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California Assembly votes to expand definition of rape by impersonation

August 19, 2013|By Melanie Mason

SACRAMENTO -- Seeking to close an archaic loophole in state law, the Assembly unanimously voted Monday to expand the state's definition of rape to include instances when a perpetrator pretends to be somebody else in order to have sexual intercourse, regardless of the victim’s marital status.

The loophole most recently sparked an uproar last January when a state appeals court overturned the rape conviction of a man who impersonated the boyfriend of a sleeping Los Angeles County woman and had sex with her.

A state law dating to the 1870s says that a perpetrator who has intercourse with a married woman by pretending to be her husband can be prosecuted for felony rape. But no such protection was extended to unmarried women.

The court, in its decision, urged the Legislature to amend the law to "correct the incongruity that exists when a man may commit rape ... when impersonating a husband, but not when impersonating a boyfriend."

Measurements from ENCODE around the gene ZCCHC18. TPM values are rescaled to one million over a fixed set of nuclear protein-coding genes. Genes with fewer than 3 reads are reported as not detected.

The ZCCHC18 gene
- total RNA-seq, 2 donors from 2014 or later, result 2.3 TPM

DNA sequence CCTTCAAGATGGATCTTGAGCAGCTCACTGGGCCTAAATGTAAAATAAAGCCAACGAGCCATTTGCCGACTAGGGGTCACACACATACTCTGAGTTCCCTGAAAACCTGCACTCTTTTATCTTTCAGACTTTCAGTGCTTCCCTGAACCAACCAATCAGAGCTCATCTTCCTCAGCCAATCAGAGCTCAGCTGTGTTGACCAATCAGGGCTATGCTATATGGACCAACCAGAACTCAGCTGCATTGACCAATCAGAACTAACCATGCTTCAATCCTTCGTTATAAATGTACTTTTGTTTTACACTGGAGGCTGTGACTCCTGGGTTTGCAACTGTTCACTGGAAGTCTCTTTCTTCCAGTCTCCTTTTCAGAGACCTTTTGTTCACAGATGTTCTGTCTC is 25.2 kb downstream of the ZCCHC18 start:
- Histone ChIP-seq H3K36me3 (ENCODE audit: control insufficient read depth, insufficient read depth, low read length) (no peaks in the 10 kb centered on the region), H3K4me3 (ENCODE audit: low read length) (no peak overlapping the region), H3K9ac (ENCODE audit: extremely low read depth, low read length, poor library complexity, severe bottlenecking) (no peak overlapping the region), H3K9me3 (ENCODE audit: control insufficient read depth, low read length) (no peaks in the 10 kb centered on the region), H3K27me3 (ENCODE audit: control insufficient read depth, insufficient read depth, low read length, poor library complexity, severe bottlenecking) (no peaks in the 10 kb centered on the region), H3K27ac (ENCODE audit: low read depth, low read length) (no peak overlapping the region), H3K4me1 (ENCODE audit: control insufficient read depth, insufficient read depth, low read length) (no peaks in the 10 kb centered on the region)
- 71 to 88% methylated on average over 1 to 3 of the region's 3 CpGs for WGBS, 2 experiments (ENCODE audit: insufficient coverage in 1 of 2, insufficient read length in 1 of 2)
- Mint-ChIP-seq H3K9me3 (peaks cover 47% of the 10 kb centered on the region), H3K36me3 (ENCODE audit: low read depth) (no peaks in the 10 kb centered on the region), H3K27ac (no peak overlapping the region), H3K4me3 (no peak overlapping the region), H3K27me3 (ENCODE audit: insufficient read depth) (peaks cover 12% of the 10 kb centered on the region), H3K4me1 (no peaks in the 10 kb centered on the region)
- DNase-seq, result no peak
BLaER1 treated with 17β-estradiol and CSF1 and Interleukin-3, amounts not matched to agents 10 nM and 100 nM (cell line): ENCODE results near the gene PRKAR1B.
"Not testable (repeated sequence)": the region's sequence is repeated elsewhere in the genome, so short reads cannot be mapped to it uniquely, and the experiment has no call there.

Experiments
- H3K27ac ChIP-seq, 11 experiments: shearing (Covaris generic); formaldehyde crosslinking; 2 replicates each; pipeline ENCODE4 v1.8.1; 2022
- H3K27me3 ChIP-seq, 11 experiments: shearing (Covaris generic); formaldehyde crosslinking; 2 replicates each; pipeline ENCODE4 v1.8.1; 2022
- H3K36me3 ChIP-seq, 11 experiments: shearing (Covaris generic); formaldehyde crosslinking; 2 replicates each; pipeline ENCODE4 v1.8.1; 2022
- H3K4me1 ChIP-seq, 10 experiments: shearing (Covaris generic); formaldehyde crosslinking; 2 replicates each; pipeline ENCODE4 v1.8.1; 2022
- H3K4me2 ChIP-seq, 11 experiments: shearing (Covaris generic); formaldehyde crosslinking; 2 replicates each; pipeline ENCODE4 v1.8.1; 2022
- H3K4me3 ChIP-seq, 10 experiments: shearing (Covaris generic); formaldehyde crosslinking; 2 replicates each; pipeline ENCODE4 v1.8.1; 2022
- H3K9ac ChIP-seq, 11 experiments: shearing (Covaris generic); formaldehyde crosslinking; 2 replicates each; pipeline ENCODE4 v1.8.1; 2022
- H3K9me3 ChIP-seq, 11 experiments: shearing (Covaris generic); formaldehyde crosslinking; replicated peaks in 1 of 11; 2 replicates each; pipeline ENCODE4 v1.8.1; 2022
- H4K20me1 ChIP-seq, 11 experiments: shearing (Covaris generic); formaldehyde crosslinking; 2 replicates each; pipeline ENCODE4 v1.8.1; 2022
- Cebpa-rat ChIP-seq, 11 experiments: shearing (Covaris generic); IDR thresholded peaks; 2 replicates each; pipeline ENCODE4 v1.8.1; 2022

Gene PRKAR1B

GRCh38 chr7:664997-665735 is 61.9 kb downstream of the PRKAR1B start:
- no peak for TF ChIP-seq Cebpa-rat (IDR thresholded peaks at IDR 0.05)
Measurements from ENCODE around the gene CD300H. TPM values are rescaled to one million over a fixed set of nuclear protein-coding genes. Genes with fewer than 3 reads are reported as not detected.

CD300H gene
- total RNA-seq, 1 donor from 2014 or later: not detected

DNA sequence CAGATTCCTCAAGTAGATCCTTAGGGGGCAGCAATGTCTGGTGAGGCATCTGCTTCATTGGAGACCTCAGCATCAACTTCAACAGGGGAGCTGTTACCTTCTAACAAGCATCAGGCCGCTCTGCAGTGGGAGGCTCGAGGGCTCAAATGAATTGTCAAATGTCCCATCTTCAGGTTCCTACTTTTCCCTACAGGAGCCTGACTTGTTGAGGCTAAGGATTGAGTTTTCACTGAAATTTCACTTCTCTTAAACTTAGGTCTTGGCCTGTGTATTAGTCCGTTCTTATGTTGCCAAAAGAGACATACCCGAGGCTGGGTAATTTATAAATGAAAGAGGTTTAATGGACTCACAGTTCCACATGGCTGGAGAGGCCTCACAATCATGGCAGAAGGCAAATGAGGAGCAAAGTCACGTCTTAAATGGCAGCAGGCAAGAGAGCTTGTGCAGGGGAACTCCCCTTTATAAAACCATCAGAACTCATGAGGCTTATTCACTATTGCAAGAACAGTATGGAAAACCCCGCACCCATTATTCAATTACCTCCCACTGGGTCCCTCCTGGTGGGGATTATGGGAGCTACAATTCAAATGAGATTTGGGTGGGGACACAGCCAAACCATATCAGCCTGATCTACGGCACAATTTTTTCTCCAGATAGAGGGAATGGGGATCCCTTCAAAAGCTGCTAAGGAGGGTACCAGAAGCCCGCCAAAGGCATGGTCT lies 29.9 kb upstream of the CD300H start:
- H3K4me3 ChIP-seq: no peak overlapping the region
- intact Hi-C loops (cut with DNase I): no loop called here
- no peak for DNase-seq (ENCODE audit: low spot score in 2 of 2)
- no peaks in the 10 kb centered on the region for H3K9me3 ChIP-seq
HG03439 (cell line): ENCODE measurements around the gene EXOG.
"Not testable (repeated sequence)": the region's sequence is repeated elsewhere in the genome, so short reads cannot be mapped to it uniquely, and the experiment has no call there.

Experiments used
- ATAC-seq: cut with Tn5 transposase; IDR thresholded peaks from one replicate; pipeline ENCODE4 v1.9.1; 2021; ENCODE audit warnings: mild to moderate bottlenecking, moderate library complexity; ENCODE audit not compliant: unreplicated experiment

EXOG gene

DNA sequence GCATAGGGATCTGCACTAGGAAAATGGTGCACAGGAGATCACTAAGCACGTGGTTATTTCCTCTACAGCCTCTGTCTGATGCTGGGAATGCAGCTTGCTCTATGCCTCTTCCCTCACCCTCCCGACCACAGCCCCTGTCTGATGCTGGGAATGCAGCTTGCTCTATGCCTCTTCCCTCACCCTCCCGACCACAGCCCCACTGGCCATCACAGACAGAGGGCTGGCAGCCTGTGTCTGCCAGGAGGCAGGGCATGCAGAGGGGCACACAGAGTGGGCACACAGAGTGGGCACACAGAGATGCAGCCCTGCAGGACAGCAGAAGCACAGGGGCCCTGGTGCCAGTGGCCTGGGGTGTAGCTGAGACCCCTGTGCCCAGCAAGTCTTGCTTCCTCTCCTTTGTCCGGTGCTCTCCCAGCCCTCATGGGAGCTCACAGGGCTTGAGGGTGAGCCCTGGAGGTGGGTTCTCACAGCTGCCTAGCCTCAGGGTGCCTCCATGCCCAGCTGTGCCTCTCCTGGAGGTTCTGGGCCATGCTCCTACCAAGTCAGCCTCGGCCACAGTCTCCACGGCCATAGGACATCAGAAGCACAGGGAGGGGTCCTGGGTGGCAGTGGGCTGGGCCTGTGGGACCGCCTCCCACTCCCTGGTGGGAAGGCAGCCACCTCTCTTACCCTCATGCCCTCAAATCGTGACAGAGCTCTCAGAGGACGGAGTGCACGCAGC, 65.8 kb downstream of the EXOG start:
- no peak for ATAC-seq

The bipartisan bill, co-sponsored by Assemblymembers K.H. "Katcho" Achadjian (R-San Luis Obispo) and Bonnie Lowenthal (D-Long Beach), expands the definition of rape to include any instance where a person fraudulently pretends to be somebody else in order to coerce the victim to have sex.

Achadjian has been working on the issue since 2011, inspired by a case in Santa Barbara County in which the accused perpetrator broke into the victim's home and began to have sex with her. The victim believed the perpetrator was her live-in boyfriend.

Prosecutors did not pursue felony rape charges, claiming they were hamstrung by the law, which would have applied if the victim was married.

“It is unconscionable that in 2013 a rape prosecution hinges on whether or not the victim is married," Achadjian said in a statement. "While today’s vote cannot undo what was done to the victims in the Santa Barbara and Los Angeles County cases, it is my hope that knowing that future victims will be protected will bring them a small amount of comfort.”

The bill now heads to Gov. Jerry Brown's desk.


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